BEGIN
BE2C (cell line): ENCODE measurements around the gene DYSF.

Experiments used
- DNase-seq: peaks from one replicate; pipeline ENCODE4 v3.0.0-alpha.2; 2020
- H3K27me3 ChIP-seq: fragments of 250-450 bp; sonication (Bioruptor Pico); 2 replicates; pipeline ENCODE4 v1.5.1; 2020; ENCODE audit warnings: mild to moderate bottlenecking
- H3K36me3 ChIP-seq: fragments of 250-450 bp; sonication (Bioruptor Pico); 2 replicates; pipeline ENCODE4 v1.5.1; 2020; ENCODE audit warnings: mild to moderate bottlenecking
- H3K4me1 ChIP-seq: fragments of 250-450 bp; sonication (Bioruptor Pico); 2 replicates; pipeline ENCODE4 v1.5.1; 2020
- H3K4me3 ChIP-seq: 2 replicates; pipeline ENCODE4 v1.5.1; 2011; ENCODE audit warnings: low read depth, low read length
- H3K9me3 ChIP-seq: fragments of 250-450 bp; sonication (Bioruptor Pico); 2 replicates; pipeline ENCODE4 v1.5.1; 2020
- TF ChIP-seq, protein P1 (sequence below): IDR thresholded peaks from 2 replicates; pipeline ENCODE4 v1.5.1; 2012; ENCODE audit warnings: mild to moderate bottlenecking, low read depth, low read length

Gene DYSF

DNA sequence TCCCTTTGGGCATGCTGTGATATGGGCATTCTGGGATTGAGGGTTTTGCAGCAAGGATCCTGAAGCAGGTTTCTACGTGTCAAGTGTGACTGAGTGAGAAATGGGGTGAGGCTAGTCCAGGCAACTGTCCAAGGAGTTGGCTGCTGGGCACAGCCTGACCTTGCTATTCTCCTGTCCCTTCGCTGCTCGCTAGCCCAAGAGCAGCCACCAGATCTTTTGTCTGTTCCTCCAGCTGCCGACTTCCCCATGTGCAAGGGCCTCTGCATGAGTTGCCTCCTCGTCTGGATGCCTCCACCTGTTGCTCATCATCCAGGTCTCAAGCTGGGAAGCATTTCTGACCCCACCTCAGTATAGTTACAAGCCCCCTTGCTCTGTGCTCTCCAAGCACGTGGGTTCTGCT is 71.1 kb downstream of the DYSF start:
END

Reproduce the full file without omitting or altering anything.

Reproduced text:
BE2C (cell line): ENCODE measurements around the gene DYSF.

Experiments used
- DNase-seq: peaks from one replicate; pipeline ENCODE4 v3.0.0-alpha.2; 2020
- H3K27me3 ChIP-seq: fragments of 250-450 bp; sonication (Bioruptor Pico); 2 replicates; pipeline ENCODE4 v1.5.1; 2020; ENCODE audit warnings: mild to moderate bottlenecking
- H3K36me3 ChIP-seq: fragments of 250-450 bp; sonication (Bioruptor Pico); 2 replicates; pipeline ENCODE4 v1.5.1; 2020; ENCODE audit warnings: mild to moderate bottlenecking
- H3K4me1 ChIP-seq: fragments of 250-450 bp; sonication (Bioruptor Pico); 2 replicates; pipeline ENCODE4 v1.5.1; 2020
- H3K4me3 ChIP-seq: 2 replicates; pipeline ENCODE4 v1.5.1; 2011; ENCODE audit warnings: low read depth, low read length
- H3K9me3 ChIP-seq: fragments of 250-450 bp; sonication (Bioruptor Pico); 2 replicates; pipeline ENCODE4 v1.5.1; 2020
- TF ChIP-seq, protein P1 (sequence below): IDR thresholded peaks from 2 replicates; pipeline ENCODE4 v1.5.1; 2012; ENCODE audit warnings: mild to moderate bottlenecking, low read depth, low read length

Gene DYSF

DNA sequence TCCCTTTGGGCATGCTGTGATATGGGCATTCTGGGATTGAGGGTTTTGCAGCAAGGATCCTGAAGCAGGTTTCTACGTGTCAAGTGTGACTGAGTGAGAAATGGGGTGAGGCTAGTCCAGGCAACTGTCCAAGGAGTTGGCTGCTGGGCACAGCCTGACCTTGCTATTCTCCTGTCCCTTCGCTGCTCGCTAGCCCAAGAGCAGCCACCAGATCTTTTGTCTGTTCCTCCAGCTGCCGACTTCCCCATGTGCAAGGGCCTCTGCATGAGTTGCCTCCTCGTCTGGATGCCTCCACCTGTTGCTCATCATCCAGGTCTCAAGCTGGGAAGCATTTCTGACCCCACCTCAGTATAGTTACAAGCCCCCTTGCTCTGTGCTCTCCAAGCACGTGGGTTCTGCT is 71.1 kb downstream of the DYSF start: